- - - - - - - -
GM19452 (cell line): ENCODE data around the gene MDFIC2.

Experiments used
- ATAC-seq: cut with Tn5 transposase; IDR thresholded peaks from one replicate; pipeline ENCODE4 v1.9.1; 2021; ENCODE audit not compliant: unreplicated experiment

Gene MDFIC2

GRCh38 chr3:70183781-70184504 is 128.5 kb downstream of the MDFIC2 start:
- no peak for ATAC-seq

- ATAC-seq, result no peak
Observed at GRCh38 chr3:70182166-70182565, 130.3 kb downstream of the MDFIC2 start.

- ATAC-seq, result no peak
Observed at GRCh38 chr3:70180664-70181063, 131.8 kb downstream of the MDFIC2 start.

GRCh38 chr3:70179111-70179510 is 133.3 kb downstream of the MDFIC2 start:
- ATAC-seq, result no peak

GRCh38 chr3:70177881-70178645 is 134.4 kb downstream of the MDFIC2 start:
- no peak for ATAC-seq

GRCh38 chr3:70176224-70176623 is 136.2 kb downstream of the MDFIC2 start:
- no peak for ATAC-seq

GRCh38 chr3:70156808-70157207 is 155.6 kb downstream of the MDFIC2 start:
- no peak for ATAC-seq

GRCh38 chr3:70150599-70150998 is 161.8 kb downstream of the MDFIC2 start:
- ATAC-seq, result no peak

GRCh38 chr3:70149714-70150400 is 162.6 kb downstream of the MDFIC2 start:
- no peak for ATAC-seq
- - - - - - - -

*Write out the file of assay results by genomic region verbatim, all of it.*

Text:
GM19452 (cell line): ENCODE data around the gene MDFIC2.

Experiments used
- ATAC-seq: cut with Tn5 transposase; IDR thresholded peaks from one replicate; pipeline ENCODE4 v1.9.1; 2021; ENCODE audit not compliant: unreplicated experiment

Gene MDFIC2

GRCh38 chr3:70183781-70184504 is 128.5 kb downstream of the MDFIC2 start:
- no peak for ATAC-seq

- ATAC-seq, result no peak
Observed at GRCh38 chr3:70182166-70182565, 130.3 kb downstream of the MDFIC2 start.

- ATAC-seq, result no peak
Observed at GRCh38 chr3:70180664-70181063, 131.8 kb downstream of the MDFIC2 start.

GRCh38 chr3:70179111-70179510 is 133.3 kb downstream of the MDFIC2 start:
- ATAC-seq, result no peak

GRCh38 chr3:70177881-70178645 is 134.4 kb downstream of the MDFIC2 start:
- no peak for ATAC-seq

GRCh38 chr3:70176224-70176623 is 136.2 kb downstream of the MDFIC2 start:
- no peak for ATAC-seq

GRCh38 chr3:70156808-70157207 is 155.6 kb downstream of the MDFIC2 start:
- no peak for ATAC-seq

GRCh38 chr3:70150599-70150998 is 161.8 kb downstream of the MDFIC2 start:
- ATAC-seq, result no peak

GRCh38 chr3:70149714-70150400 is 162.6 kb downstream of the MDFIC2 start:
- no peak for ATAC-seq